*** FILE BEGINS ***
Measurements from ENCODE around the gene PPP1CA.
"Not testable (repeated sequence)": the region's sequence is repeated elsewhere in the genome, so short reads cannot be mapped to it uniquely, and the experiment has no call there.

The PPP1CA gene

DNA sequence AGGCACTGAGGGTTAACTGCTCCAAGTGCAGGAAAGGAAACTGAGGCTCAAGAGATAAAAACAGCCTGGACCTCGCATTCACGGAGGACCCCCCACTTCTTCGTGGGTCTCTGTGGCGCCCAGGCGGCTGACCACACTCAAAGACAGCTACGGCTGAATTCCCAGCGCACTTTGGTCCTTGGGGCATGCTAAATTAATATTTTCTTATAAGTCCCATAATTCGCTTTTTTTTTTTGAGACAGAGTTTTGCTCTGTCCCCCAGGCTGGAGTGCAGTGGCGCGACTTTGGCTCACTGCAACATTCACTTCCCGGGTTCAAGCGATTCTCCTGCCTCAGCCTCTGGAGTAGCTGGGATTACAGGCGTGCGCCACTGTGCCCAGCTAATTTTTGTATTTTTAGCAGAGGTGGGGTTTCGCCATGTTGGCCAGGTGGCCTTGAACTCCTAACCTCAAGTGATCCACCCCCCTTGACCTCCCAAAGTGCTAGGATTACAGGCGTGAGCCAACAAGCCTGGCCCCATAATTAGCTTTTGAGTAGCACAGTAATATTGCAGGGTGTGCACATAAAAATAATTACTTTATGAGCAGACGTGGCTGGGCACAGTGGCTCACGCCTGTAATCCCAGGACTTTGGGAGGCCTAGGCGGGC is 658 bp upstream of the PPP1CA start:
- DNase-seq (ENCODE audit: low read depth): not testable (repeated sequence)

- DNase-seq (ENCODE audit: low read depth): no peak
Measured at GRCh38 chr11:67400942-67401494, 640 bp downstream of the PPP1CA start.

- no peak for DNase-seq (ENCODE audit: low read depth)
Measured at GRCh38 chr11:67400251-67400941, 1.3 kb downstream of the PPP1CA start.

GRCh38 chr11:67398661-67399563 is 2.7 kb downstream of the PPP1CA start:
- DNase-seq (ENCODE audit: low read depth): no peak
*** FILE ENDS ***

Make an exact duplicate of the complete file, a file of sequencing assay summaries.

Measurements from ENCODE around the gene PPP1CA.
"Not testable (repeated sequence)": the region's sequence is repeated elsewhere in the genome, so short reads cannot be mapped to it uniquely, and the experiment has no call there.

The PPP1CA gene

DNA sequence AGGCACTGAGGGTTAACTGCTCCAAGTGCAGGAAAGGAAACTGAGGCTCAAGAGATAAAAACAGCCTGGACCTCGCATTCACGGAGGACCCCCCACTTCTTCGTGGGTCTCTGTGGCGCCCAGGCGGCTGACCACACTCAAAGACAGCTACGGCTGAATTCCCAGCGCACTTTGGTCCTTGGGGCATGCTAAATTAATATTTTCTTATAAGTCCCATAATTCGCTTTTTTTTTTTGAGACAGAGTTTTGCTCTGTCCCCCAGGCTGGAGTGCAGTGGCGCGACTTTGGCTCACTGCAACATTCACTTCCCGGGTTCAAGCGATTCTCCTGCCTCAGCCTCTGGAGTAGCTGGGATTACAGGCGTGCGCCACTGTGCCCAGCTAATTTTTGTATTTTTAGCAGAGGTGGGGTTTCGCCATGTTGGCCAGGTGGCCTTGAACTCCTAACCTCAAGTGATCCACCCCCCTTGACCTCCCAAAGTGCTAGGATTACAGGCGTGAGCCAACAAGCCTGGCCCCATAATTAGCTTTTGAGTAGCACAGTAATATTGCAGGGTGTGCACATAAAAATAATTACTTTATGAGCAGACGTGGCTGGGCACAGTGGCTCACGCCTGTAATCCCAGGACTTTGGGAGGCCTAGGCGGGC is 658 bp upstream of the PPP1CA start:
- DNase-seq (ENCODE audit: low read depth): not testable (repeated sequence)

- DNase-seq (ENCODE audit: low read depth): no peak
Measured at GRCh38 chr11:67400942-67401494, 640 bp downstream of the PPP1CA start.

- no peak for DNase-seq (ENCODE audit: low read depth)
Measured at GRCh38 chr11:67400251-67400941, 1.3 kb downstream of the PPP1CA start.

GRCh38 chr11:67398661-67399563 is 2.7 kb downstream of the PPP1CA start:
- DNase-seq (ENCODE audit: low read depth): no peak